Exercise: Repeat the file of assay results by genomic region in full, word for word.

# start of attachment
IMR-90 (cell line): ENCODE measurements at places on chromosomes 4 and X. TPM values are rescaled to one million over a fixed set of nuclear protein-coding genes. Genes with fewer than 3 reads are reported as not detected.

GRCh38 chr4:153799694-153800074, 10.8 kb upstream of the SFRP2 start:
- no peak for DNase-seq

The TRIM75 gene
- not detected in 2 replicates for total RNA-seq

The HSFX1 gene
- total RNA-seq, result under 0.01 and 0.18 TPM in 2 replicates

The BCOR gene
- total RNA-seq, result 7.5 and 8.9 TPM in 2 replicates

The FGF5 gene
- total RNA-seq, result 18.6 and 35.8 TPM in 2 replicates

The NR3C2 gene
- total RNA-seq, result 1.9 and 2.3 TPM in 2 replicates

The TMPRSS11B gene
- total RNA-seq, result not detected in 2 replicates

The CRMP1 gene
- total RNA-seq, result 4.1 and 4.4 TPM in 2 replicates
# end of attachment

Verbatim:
IMR-90 (cell line): ENCODE measurements at places on chromosomes 4 and X. TPM values are rescaled to one million over a fixed set of nuclear protein-coding genes. Genes with fewer than 3 reads are reported as not detected.

GRCh38 chr4:153799694-153800074, 10.8 kb upstream of the SFRP2 start:
- no peak for DNase-seq

The TRIM75 gene
- not detected in 2 replicates for total RNA-seq

The HSFX1 gene
- total RNA-seq, result under 0.01 and 0.18 TPM in 2 replicates

The BCOR gene
- total RNA-seq, result 7.5 and 8.9 TPM in 2 replicates

The FGF5 gene
- total RNA-seq, result 18.6 and 35.8 TPM in 2 replicates

The NR3C2 gene
- total RNA-seq, result 1.9 and 2.3 TPM in 2 replicates

The TMPRSS11B gene
- total RNA-seq, result not detected in 2 replicates

The CRMP1 gene
- total RNA-seq, result 4.1 and 4.4 TPM in 2 replicates